Driving into the city, I often see bicyclists riding to work; some of them zip along even going uphill for long stretches (the ones with muscular calves that look like they belong on a race horse). You can always spot the novices, who seem to be having a grand old time, all smiling and rosy-cheeked, until they encounter that impossible hill. Nothing like a nice uphill struggle to take the wind out of your sails when you're trying out a new, healtheir lifestyle. I tend to avoid uphill rides altogether, having no aspirations whatsoever of being an athletic rider. So I've often thought it would be nice to have a bike that helps you only when you need it, giving your pedaling just a little extra push.
This Urban Terrain electric bicycle has a torque-sensing motor that provides 100% assistance on hills and 50% on flat terrain, for up to 30 miles on a single charge, and at a maximum powered speed of 18 mph. The aluminum frame is lightweight (well, if you consider 49.5 pounds lightweight) and foldable, so would work well for taking on trains, or commuting all the way to the office, where you can carry it up the stairs, remove the 9-pound battery and charge it up for your ride home (5 hours for a full charge). This e-Power bike, available from Gaiam for $1,199, is equipped with Shimano Axus 6-speed derailleur gears, thumb-shift gear change, alloy wheels, and front and rear V-type brakes.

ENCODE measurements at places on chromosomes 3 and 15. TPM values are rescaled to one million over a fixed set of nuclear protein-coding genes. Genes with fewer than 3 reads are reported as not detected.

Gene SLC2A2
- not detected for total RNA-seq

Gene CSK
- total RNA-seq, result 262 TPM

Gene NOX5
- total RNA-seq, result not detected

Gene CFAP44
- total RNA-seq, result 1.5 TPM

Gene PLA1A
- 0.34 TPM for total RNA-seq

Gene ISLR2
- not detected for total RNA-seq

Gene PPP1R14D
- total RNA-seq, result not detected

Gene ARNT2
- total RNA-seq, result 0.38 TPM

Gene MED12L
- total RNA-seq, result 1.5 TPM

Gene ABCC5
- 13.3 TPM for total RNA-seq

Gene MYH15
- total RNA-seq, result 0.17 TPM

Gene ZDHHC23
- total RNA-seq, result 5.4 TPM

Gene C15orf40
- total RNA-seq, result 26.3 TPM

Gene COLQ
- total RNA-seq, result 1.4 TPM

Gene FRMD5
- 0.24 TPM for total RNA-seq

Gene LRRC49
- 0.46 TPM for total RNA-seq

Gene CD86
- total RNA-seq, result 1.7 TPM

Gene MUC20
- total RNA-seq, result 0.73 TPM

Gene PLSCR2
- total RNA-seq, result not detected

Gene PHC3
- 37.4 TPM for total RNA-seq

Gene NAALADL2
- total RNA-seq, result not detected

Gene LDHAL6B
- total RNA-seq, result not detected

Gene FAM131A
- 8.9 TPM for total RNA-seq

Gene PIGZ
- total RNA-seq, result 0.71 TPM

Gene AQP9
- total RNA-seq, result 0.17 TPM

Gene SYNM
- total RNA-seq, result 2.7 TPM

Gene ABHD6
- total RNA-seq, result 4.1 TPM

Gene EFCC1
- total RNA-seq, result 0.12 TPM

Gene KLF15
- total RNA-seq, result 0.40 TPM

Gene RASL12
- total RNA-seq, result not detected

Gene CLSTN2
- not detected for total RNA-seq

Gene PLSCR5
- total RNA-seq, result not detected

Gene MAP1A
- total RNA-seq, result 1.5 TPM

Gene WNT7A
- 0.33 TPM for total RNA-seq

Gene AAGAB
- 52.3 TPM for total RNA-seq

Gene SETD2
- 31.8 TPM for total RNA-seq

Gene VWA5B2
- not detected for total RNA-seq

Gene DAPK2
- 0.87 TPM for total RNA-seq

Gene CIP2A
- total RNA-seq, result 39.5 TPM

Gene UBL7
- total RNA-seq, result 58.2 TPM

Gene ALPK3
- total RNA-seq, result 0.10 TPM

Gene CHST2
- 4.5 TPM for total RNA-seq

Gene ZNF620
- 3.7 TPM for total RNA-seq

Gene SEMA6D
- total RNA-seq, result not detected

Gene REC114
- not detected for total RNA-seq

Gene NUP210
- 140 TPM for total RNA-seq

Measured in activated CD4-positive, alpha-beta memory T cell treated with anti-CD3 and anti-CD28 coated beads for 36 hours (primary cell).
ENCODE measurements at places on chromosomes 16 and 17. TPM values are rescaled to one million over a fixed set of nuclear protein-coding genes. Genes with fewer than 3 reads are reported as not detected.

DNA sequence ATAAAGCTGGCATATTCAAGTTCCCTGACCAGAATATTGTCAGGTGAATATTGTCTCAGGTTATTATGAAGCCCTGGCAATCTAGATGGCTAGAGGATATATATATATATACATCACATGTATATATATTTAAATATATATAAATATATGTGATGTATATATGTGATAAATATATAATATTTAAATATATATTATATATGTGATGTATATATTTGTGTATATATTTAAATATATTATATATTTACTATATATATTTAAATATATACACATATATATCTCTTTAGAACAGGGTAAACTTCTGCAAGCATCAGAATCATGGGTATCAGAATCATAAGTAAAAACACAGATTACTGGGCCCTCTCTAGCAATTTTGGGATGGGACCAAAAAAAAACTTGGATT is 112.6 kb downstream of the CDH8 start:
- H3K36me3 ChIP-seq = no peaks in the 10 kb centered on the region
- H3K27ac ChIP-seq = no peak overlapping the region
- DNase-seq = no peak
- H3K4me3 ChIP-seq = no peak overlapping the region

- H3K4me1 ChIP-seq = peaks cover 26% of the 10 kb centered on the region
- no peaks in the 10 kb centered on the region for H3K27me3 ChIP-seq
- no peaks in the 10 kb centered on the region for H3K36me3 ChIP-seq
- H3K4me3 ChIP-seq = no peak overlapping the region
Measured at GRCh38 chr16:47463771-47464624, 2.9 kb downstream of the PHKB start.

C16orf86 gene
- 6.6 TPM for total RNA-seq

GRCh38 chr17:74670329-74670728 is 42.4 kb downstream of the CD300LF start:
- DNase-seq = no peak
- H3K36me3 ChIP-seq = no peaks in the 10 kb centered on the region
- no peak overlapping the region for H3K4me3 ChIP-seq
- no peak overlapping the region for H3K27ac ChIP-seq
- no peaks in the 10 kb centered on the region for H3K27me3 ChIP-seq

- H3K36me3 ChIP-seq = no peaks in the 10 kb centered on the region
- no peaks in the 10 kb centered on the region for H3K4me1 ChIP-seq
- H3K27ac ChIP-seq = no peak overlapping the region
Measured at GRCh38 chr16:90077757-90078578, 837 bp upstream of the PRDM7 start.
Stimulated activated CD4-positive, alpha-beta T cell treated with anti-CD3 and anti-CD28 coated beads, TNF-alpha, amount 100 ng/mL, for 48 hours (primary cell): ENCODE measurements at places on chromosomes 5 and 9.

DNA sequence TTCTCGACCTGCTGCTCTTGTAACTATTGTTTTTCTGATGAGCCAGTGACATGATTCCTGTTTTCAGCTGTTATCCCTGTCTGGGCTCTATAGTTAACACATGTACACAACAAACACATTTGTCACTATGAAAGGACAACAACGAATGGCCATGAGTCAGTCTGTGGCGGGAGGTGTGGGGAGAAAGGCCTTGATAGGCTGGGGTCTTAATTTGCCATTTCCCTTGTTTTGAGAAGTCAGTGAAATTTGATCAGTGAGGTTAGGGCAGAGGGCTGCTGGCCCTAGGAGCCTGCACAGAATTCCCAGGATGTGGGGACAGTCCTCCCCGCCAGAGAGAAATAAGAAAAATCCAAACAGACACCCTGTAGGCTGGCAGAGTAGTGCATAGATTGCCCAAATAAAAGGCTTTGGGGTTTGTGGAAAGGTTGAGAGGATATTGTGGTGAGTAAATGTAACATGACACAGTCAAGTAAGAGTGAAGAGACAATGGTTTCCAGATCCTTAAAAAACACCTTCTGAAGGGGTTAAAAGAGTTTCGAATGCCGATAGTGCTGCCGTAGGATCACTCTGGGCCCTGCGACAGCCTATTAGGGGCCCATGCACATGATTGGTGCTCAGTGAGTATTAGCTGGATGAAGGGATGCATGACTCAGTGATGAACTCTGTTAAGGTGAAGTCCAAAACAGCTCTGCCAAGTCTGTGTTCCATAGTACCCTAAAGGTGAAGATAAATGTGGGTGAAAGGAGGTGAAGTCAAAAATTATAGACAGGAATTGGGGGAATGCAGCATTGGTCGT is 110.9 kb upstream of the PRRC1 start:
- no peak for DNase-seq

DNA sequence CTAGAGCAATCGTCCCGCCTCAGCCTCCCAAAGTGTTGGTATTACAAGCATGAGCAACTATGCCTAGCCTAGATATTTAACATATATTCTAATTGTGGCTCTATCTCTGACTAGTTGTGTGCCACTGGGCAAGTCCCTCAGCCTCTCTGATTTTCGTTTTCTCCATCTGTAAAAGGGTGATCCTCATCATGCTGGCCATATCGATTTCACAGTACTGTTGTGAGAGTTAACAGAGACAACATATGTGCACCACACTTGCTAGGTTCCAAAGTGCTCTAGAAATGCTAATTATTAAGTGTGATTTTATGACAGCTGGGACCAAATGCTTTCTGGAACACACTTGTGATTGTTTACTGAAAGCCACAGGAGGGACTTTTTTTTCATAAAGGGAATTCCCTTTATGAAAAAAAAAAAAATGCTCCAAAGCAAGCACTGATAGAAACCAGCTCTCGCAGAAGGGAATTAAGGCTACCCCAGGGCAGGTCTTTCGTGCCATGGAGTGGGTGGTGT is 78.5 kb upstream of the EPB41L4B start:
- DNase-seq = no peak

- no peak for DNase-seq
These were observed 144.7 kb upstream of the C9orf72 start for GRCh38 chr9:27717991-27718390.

Though we’re at the tail end of sandal season here in New York, those of you in the warmer climates may still have some time left in the year to enjoy the benefit of ArchPort sandals.
Arch Port sandals have a storage box built into the sole, allowing you to store money, keys, a driver’s license and other small essentials within foot’s reach! Perfect for days at the beach when your wearing that thong that leaves no room for storage.
Reminiscent of the original KangaROOS sneakers that had pockets in the tongue, ArchPort also has an athletic shoe available that has the same sole functionality as its warm-weather counterpart.
For whatever reason, growing up, my friends and I seemed to end up with different gaming consoles. I had an Atari 2600, another kid a Colecovision, and still another had an Intellivision. We'd go around to different homes to play each other's games. That's why my jaw dropped when I saw this impressive collection of just about every popular system ever made. I like how there is shelf space reserved from the soon to be released Wii.
I have decided to inflict my opinion on everyone and share a few of my favorite Popgadget highlights semi-regularly on our Myspace page. Please enjoy my witty commentary.